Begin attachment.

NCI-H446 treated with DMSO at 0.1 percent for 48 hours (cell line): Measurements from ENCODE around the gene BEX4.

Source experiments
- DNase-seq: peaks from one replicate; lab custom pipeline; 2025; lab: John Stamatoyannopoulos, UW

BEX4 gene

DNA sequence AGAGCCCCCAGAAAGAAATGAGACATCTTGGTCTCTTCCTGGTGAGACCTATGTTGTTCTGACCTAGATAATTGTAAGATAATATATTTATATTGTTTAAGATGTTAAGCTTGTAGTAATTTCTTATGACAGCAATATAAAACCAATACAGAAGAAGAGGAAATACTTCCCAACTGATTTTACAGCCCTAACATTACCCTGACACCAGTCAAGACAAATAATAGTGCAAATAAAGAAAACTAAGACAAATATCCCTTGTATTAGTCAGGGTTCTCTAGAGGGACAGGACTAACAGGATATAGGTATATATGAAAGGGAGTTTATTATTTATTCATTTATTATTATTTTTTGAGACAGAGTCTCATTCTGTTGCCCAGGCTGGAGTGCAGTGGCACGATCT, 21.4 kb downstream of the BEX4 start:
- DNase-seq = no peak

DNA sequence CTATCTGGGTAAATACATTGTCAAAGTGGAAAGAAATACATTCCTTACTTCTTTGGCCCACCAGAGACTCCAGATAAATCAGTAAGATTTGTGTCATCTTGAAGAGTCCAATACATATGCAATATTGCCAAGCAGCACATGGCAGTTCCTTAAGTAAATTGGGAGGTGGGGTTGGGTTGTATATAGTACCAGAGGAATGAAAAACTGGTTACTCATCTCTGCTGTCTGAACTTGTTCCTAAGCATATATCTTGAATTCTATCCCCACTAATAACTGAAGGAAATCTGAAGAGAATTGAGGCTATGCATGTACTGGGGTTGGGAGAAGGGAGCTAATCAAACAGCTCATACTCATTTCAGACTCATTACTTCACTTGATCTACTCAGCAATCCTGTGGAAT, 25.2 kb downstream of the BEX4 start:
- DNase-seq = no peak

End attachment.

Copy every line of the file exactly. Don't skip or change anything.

NCI-H446 treated with DMSO at 0.1 percent for 48 hours (cell line): Measurements from ENCODE around the gene BEX4.

Source experiments
- DNase-seq: peaks from one replicate; lab custom pipeline; 2025; lab: John Stamatoyannopoulos, UW

BEX4 gene

DNA sequence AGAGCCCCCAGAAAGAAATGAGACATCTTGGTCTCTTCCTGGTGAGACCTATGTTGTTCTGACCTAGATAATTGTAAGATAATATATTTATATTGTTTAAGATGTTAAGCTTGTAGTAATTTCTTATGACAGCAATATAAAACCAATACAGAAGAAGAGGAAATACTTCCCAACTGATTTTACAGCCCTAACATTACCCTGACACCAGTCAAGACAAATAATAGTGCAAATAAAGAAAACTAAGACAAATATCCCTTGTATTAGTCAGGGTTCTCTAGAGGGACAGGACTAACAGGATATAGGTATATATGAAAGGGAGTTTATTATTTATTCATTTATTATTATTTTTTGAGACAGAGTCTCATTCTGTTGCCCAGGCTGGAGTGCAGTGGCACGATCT, 21.4 kb downstream of the BEX4 start:
- DNase-seq = no peak

DNA sequence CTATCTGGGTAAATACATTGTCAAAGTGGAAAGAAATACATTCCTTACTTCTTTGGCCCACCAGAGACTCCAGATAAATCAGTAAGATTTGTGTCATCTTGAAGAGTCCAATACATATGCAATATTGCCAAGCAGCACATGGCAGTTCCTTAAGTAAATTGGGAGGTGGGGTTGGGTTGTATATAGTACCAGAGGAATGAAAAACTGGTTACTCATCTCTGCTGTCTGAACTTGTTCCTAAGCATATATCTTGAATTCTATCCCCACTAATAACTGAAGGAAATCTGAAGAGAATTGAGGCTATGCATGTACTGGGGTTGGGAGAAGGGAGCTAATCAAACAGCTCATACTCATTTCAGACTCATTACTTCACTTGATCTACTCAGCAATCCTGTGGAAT, 25.2 kb downstream of the BEX4 start:
- DNase-seq = no peak